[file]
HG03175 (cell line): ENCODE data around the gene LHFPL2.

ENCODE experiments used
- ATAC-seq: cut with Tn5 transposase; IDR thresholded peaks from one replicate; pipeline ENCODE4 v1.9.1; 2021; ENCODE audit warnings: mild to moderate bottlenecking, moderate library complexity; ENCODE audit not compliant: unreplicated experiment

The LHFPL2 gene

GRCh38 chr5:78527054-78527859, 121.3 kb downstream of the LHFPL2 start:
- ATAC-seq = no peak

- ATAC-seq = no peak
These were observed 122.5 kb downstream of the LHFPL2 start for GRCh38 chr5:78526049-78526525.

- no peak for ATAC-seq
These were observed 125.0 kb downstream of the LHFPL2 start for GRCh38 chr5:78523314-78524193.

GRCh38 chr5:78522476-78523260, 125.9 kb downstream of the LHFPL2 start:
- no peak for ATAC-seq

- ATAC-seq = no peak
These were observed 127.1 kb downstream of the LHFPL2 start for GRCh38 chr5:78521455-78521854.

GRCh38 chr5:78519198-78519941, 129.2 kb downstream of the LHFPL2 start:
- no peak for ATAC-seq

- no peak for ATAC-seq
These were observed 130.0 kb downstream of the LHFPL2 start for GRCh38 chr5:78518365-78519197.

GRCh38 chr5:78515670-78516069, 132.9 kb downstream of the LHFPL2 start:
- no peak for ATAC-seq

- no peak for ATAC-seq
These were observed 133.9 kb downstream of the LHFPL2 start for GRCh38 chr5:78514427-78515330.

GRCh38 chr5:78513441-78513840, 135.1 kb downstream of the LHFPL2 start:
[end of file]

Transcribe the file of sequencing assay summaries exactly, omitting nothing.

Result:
HG03175 (cell line): ENCODE data around the gene LHFPL2.

ENCODE experiments used
- ATAC-seq: cut with Tn5 transposase; IDR thresholded peaks from one replicate; pipeline ENCODE4 v1.9.1; 2021; ENCODE audit warnings: mild to moderate bottlenecking, moderate library complexity; ENCODE audit not compliant: unreplicated experiment

The LHFPL2 gene

GRCh38 chr5:78527054-78527859, 121.3 kb downstream of the LHFPL2 start:
- ATAC-seq = no peak

- ATAC-seq = no peak
These were observed 122.5 kb downstream of the LHFPL2 start for GRCh38 chr5:78526049-78526525.

- no peak for ATAC-seq
These were observed 125.0 kb downstream of the LHFPL2 start for GRCh38 chr5:78523314-78524193.

GRCh38 chr5:78522476-78523260, 125.9 kb downstream of the LHFPL2 start:
- no peak for ATAC-seq

- ATAC-seq = no peak
These were observed 127.1 kb downstream of the LHFPL2 start for GRCh38 chr5:78521455-78521854.

GRCh38 chr5:78519198-78519941, 129.2 kb downstream of the LHFPL2 start:
- no peak for ATAC-seq

- no peak for ATAC-seq
These were observed 130.0 kb downstream of the LHFPL2 start for GRCh38 chr5:78518365-78519197.

GRCh38 chr5:78515670-78516069, 132.9 kb downstream of the LHFPL2 start:
- no peak for ATAC-seq

- no peak for ATAC-seq
These were observed 133.9 kb downstream of the LHFPL2 start for GRCh38 chr5:78514427-78515330.

GRCh38 chr5:78513441-78513840, 135.1 kb downstream of the LHFPL2 start: